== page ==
Sky was no limit for ex­tra­galac­tic ob­server

The Weekend Australian - Review - - Books - Ross Fitzger­ald

The moon land­ing was an Amer­i­can-led space ad­ven­ture but it also shone a spot­light on an Aus­tralian sci­en­tific suc­cess story.

The Parkes ra­dio te­le­scope in ru­ral NSW be­came world fa­mous when, in July 1969, it re­layed Neil Arm­strong’s first steps on the moon.

Sci­ence writer Peter Robert­son is known for his 1992 book on the te­le­scope, Be­yond South­ern Skies. He spent much of his work­ing life with the CSIRO Pub­lish­ing group in Mel­bourne. Now he has writ­ten a fine bi­og­ra­phy of one of the West­ern world’s lead­ing ra­dio as­tronomers, John Gatenby Bolton.

With ac­cess to Bolton’s vo­lu­mi­nous pro­fes­sional and pri­vate pa­pers, in­clud­ing manuscripts, books and pho­tographs held at the Na­tional Li­brary of Aus­tralia, Robert­son draws an in­trigu­ing por­trait of the life of a tal­ented sci­en­tist. In 2008 and 2009 the au­thor was awarded a fel­low­ship at the NLA and then a res­i­dency at Man­ning Clark House in Can­berra to com­plete a sys­tem­atic study of Bolton’s pa­pers. It has taken a while for this hand­some book to see the light of day, not least be­cause Robert­son also wanted to draw on other archival sources in Aus­tralia, the US, Britain and France. And he in­ter­viewed sci­en­tists who were prom­i­nent in the de­vel­op­ment of ra­dio as­tron­omy and other peo­ple who could shed light on Bolton’s life.

Although a house­hold name in as­tron­omy cir­cles, Bolton is still rel­a­tively un­known to the gen­eral pub­lic. This book should change that.

Bolton was born in 1922 in Sh­effield, York­shire, and stud­ied math­e­mat­ics and physics at Trin­ity Col­lege, Cam­bridge, from 1940 to 1942. Af­ter leav­ing univer­sity he served in the Royal Navy on HMS Uni­corn and then in the RAN. In late 1946 he joined the ra­dio­physics lab­o­ra­tory of Aus­tralia’s pre­mier re­search or­gan­i­sa­tion, the Coun­cil for Sci­en­tific and In­dus­trial Re­search, which was later re­named the Com­mon­wealth Sci­en­tific and In­dus­trial Re­search Or­gan­i­sa­tion.

From Septem­ber 1946 Bolton was part of a small group at the Dover Heights field station south of Syd­ney Heads. They iden­ti­fied the first dis­crete ra­dio sources: “un­usual ob­jects at vast dis­tances with in­tense emis­sion at ra­dio fre­quen­cies”. This marked the birth of a new field of study: ex­tra­galac­tic ra­dio as­tron­omy.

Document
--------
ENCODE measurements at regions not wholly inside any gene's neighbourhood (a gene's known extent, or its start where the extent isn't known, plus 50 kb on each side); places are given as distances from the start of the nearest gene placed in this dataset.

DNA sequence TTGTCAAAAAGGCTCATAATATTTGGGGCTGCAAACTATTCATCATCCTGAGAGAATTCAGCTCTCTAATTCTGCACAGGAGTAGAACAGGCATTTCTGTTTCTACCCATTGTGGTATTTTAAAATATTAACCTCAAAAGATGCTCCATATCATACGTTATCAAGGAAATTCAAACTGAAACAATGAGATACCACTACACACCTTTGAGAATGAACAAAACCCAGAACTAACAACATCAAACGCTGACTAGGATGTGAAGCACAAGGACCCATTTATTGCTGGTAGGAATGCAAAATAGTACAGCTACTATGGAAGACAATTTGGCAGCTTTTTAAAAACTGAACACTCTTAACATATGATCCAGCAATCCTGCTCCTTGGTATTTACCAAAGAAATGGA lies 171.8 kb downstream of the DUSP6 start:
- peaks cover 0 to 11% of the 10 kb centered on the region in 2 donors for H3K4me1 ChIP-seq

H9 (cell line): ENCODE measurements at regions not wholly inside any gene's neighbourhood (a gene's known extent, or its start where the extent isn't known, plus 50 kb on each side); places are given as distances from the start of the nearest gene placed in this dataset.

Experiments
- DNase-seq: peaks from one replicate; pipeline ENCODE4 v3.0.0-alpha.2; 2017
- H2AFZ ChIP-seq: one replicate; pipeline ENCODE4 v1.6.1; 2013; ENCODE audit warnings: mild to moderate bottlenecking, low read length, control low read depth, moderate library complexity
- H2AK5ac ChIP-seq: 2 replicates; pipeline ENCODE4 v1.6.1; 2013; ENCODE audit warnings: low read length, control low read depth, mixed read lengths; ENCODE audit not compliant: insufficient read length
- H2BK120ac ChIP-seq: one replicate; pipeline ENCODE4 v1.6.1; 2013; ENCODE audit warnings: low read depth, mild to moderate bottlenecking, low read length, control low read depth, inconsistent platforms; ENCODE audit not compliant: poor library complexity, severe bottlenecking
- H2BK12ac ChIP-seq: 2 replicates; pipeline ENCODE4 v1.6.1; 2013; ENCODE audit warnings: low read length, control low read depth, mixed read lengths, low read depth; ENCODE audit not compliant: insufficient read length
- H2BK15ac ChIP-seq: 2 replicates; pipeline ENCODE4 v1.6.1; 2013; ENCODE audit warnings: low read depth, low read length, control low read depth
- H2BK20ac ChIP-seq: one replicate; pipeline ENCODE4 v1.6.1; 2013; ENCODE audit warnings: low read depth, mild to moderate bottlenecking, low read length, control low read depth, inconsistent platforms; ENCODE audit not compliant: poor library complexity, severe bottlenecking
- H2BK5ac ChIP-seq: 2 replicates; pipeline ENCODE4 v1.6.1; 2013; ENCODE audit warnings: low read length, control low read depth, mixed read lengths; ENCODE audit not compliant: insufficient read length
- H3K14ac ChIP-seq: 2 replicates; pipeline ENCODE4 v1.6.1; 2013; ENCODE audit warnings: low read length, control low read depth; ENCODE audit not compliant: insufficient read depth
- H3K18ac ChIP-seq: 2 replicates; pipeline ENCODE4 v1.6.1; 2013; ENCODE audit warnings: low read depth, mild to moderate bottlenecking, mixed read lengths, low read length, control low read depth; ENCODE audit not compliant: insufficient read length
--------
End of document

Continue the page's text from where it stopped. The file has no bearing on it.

Bolton’s pro­fes­sional ca­reer was stel­lar. He be­came the in­au­gu­ral di­rec­tor of two cru­cial sci­en­tific fa­cil­i­ties. As Robert­son re­veals, in the late 1950s at the Cal­i­for­nia In­sti­tute of Tech­nol­ogy, Bolton helped build and di­rect — at Owens Val­ley, Cal­i­for­nia — the first ma­jor ra­dio ob­ser­va­tory in the US. He then re­turned to Aus­tralia where, in early 1961, he took charge of the newly com­pleted Parkes te­le­scope.

It was Bolton and his team who pro­pelled Aus­tralia to the fore­front of in­ter­na­tional ra­dio as­tron­omy. He was re­spon­si­ble for pro­duc­tion of the Parkes cat­a­logue, which listed more than 8000 ra­dio sources, in­clud­ing sev­eral hun­dred quasars. As the sub­ti­tle to Robert­son’s book sug­gests, the te­le­scope pro­vided a new win­dow on the uni­verse.

The book comes with an in­tro­duc­tion by ra­dio as­tronomers Ron Ek­ers, an Aus­tralian who stud­ied un­der Bolton, and Ken Keller­mann, an Amer­i­can. Ek­ers sin­gles out quasars as the most im­por­tant of the dis­cov­er­ies made at Parkes. “They caused a par­a­digm shift which changed the di­rec­tion of ex­tra­galac­tic as­tron­omy.” Pul­sar ob­ser­va­tions were also im­por­tant.

Robert­son stood down as di­rec­tor of the ob­ser­va­tory in Jan­uary 1971, af­ter a decade in the role. It is dif­fi­cult to dis­agree with him that “the Parkes te­le­scope is one of the most suc­cess­ful re­search in­stru­ments ever built”.

Wo­ven through this fas­ci­nat­ing bi­og­ra­phy are de­light­ful de­tails of Bolton’s pri­vate life. These in­clude his ca­pac­ity for hard phys­i­cal labour and prac­ti­cal­ity, a love of cricket, and es­pe­cially his de­vo­tion to his Aus­tralian-born wife Letty Les­lie. They had two sons.

Af­ter a long pe­riod of ill health, which may have been partly caused by heavy smok­ing, Bolton died in 1993 of pneu­mo­nia at Bud­erim in Queens­land, where he and Letty had spent their re­tire­ment. Per­haps the best sum­mary of his per­son­al­ity, ca­reer and char­ac­ter comes from one of his PhD stu­dents, Robert Wil­son, who in 1978 won the No­bel Prize in Physics:

“John taught me a lot about be­ing a sci­en­tist,” he says. “I have al­ways ad­mired his flu­ency of ideas, his care and hon­esty in mak­ing mea­sure­ments and his will­ing­ness to work on all the jobs from ditch dig­ging on up.”

There was much more to Bolton than merely the sci­ence, as this ex­cel­lent book shows. is emer­i­tus pro­fes­sor of his­tory and pol­i­tics at Grif­fith Univer­sity.

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